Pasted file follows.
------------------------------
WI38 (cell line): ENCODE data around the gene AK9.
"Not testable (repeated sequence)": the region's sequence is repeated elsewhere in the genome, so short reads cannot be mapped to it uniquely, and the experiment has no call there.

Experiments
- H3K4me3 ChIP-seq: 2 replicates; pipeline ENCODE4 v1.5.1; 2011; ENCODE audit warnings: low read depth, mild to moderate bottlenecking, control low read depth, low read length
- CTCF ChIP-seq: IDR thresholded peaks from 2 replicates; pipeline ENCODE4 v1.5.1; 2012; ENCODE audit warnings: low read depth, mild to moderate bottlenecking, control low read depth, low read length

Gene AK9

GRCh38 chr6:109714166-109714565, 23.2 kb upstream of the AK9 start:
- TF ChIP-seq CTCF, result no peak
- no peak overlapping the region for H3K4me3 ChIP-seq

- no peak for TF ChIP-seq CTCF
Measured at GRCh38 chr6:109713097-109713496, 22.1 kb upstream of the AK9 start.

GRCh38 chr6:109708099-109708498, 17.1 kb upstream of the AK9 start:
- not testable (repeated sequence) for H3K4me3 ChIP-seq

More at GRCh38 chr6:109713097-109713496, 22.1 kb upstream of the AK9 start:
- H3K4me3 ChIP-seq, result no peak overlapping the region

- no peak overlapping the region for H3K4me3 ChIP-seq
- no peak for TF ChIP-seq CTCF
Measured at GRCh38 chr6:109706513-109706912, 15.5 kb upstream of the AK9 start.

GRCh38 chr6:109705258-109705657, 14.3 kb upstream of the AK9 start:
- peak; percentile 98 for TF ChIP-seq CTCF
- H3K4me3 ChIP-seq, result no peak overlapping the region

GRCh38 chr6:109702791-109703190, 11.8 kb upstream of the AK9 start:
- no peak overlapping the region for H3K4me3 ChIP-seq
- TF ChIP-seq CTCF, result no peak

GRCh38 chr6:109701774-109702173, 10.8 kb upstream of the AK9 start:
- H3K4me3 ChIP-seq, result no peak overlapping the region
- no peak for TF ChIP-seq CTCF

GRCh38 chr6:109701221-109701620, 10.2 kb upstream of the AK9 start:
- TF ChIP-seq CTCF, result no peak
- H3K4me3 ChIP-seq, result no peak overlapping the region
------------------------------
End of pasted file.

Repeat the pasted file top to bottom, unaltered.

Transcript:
WI38 (cell line): ENCODE data around the gene AK9.
"Not testable (repeated sequence)": the region's sequence is repeated elsewhere in the genome, so short reads cannot be mapped to it uniquely, and the experiment has no call there.

Experiments
- H3K4me3 ChIP-seq: 2 replicates; pipeline ENCODE4 v1.5.1; 2011; ENCODE audit warnings: low read depth, mild to moderate bottlenecking, control low read depth, low read length
- CTCF ChIP-seq: IDR thresholded peaks from 2 replicates; pipeline ENCODE4 v1.5.1; 2012; ENCODE audit warnings: low read depth, mild to moderate bottlenecking, control low read depth, low read length

Gene AK9

GRCh38 chr6:109714166-109714565, 23.2 kb upstream of the AK9 start:
- TF ChIP-seq CTCF, result no peak
- no peak overlapping the region for H3K4me3 ChIP-seq

- no peak for TF ChIP-seq CTCF
Measured at GRCh38 chr6:109713097-109713496, 22.1 kb upstream of the AK9 start.

GRCh38 chr6:109708099-109708498, 17.1 kb upstream of the AK9 start:
- not testable (repeated sequence) for H3K4me3 ChIP-seq

More at GRCh38 chr6:109713097-109713496, 22.1 kb upstream of the AK9 start:
- H3K4me3 ChIP-seq, result no peak overlapping the region

- no peak overlapping the region for H3K4me3 ChIP-seq
- no peak for TF ChIP-seq CTCF
Measured at GRCh38 chr6:109706513-109706912, 15.5 kb upstream of the AK9 start.

GRCh38 chr6:109705258-109705657, 14.3 kb upstream of the AK9 start:
- peak; percentile 98 for TF ChIP-seq CTCF
- H3K4me3 ChIP-seq, result no peak overlapping the region

GRCh38 chr6:109702791-109703190, 11.8 kb upstream of the AK9 start:
- no peak overlapping the region for H3K4me3 ChIP-seq
- TF ChIP-seq CTCF, result no peak

GRCh38 chr6:109701774-109702173, 10.8 kb upstream of the AK9 start:
- H3K4me3 ChIP-seq, result no peak overlapping the region
- no peak for TF ChIP-seq CTCF

GRCh38 chr6:109701221-109701620, 10.2 kb upstream of the AK9 start:
- TF ChIP-seq CTCF, result no peak
- H3K4me3 ChIP-seq, result no peak overlapping the region